2. Benzene Derivatives.—These are generally oxy and oxyaldehydic compounds. Arbutin, C12H16O7, which occurs in bearberry along with methyl arbutin, hydrolyses to hydroquinone and glucose. Pharmacologically it acts as a urinary antiseptic and diuretic; the benzoyl derivative, cellotropin, has been used for tuberculosis. Salicin, also termed “saligenin” and “glucose,” C13H18O7, occurs in the willow. The enzymes ptyalin and emulsin convert it into glucose and saligenin, ortho-oxybenzylalcohol, HO·C6H4·CH2OH. Oxidation gives the aldehyde helicin. Populin, C20H22O8, which occurs in the leaves and bark of Populus tremula, is benzoyl salicin.
3. Styrolene Derivatives.—This group contains a benzene and also an ethylene group, being derived from styrolene C6H5·CH:CH2. Coniferin, C16H22O8, occurs in the cambium of coniferous woods. Emulsin converts it into glucose and coniferyl alcohol, while oxidation gives glycovanillin, which yields with emulsin glucose and vanillin (see Eugenol and Vanilla). Syringin, which occurs in the bark of Syringa vulgaris, is methoxyconiferin. Phloridzin, C21H24O10, occurs in the root-bark of various fruit trees; it hydrolyses to glucose and phloretin, which is the phloroglucin ester of para-oxyhydratropic acid. It is related to the pentosides naringin, C21H26O11, which hydrolyses to rhamnose and naringenin, the phloroglucin ester of para-oxycinnamic acid, and hesperidin, C50H60O22(?), which hydrolyses to rhamnose and hesperetin, C16H14O6, the phloroglucin ester of meta-oxy-para-methoxycinnamic acid or isoferulic acid, C10H10O4. We may here include various coumarin and benzo-γ-pyrone derivatives. Aesculin, C15H16O9, occurring in horse-chestnut, and daphnin, occurring in Daphne alpina, are isomeric; the former hydrolyses to glucose and aesculetin (4·5-dioxycoumarin), the latter to glucose and daphnetin (3·4-dioxycoumarin). Fraxin, C16H18O10, occurring in Fraxinus excelsior, and with aesculin in horse-chestnut, hydrolyses to glucose and fraxetin, the monomethyl ester of a trioxycoumarin. Flavone or benzo-γ-pyrone derivatives are very numerous; in many cases they (or the non-sugar part of the molecule) are vegetable dyestuffs. Quercitrin, C21H22O12, is a yellow dyestuff found in Quercus tinctoria; it hydrolyses to rhamnose and quercetin, a dioxy-β-phenyl-trioxybenzo-γ-pyrone. Rhamnetin, a splitting product of the glucosides of Rhamnus, is monomethyl quercetin; fisetin, from Rhus cotinus, is monoxyquercetin; chrysin is phenyl-dioxybenzo-γ-pyrone. Saponarin, a glucoside found in Saponaria officinalis, is a related compound. Strophanthin is the name given to three different compounds, two obtained from Strophanthus Kombe and one from S. hispidus.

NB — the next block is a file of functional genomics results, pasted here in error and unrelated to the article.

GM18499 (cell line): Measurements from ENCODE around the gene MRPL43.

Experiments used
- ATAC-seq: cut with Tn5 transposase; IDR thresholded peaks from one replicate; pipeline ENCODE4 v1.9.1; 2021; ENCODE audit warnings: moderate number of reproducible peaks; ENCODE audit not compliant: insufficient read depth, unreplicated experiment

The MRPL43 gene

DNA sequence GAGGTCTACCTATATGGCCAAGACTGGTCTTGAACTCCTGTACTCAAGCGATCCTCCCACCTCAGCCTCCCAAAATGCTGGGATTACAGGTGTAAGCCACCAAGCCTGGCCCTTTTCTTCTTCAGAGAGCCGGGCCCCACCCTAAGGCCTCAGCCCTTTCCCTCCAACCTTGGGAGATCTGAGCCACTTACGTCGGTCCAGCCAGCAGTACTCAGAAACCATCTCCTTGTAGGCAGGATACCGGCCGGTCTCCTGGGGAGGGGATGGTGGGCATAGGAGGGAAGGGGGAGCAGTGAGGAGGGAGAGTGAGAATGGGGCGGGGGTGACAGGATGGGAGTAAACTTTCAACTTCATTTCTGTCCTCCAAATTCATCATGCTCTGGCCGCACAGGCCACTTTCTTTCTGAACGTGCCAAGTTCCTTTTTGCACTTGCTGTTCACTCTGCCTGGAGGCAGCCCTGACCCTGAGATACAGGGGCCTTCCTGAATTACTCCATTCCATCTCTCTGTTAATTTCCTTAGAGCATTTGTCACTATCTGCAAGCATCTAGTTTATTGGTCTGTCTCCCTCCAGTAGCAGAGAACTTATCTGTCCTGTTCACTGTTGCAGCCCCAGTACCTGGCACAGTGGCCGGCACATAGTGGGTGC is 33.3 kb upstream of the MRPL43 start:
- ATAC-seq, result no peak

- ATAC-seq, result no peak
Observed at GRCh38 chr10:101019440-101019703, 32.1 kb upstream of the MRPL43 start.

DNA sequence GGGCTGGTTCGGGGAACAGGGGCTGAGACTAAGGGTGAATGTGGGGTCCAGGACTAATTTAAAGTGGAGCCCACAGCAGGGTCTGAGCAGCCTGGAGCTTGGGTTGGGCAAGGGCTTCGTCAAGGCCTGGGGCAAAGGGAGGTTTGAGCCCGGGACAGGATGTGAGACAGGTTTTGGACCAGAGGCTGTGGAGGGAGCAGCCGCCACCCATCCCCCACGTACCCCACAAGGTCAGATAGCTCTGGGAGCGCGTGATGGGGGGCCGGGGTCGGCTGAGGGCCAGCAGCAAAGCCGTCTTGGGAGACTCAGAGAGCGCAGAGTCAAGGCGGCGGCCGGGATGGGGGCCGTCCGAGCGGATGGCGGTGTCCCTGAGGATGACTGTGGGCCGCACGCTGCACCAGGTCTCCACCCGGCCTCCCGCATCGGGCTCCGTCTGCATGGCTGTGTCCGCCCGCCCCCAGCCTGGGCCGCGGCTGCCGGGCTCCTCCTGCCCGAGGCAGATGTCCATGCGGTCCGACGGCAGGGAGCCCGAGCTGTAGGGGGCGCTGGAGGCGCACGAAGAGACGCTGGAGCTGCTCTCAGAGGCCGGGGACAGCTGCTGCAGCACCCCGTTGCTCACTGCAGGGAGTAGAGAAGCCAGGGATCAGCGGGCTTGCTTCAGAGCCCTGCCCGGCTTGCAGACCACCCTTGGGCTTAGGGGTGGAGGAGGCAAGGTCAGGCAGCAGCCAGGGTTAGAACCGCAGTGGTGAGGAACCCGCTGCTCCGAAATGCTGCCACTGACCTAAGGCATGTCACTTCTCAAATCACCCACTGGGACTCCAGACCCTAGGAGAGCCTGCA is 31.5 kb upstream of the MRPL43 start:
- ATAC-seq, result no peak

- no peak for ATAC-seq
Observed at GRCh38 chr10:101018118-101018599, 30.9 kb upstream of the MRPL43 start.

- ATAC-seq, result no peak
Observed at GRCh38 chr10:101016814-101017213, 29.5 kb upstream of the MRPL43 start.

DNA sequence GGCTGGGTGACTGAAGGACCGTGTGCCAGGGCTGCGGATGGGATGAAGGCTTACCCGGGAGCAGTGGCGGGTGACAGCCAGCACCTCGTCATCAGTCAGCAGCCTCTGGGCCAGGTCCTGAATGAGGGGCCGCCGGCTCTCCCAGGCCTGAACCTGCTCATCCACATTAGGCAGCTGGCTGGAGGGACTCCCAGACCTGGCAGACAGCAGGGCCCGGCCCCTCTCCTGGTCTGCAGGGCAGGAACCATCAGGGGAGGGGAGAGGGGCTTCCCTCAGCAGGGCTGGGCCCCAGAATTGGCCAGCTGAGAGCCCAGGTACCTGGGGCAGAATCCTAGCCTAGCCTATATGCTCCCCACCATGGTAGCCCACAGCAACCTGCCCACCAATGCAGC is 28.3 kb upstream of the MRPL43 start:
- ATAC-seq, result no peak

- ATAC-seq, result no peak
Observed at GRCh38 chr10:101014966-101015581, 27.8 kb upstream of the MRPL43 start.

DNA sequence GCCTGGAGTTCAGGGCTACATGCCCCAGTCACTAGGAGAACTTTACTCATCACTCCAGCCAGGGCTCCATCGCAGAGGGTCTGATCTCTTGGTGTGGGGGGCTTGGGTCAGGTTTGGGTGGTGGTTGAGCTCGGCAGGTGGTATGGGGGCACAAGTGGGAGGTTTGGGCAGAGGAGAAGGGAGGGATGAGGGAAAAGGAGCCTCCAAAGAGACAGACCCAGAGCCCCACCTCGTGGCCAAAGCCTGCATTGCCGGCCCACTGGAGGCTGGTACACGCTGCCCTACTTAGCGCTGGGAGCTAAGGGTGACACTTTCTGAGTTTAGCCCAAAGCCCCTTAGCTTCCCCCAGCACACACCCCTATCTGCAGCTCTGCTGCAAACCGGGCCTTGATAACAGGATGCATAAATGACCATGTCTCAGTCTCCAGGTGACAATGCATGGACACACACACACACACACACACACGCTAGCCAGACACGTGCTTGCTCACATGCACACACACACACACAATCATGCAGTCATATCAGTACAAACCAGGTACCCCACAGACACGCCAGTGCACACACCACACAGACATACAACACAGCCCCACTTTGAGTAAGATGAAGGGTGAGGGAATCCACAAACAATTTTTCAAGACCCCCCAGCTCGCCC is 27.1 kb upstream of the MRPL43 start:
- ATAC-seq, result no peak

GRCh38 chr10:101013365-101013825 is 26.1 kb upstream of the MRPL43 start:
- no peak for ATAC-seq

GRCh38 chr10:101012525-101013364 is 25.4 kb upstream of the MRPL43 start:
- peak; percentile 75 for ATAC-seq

4. Anthracene Derivatives.—These are generally substituted anthraquinones; many have medicinal applications, being used as purgatives, while one, ruberythric acid, yields the valuable dyestuff madder, the base of which is alizarin (q.v.). Chrysophanic acid, a dioxymethylanthraquinone, occurs in rhubarb, which also contains emodin, a trioxymethylanthraquinone; this substance occurs in combination with rhamnose in frangula bark.
The most important cyanogenetic glucoside is amygdalin, which occurs in bitter almonds. The enzyme maltase decomposes it into glucose and mandelic nitrile glucoside; the latter is broken down by emulsin into glucose, benzaldehyde and prussic acid. Emulsin also decomposes amygdalin directly into these compounds without the intermediate formation of mandelic nitrile glucoside. Several other glucosides of this nature have been isolated. The saponins are a group of substances characterized by forming a lather with water; they occur in soap-bark (q.v.). Mention may also be made of indican, the glucoside of the indigo plant; this is hydrolysed by the indigo ferment, indimulsin, to indoxyl and indiglucin.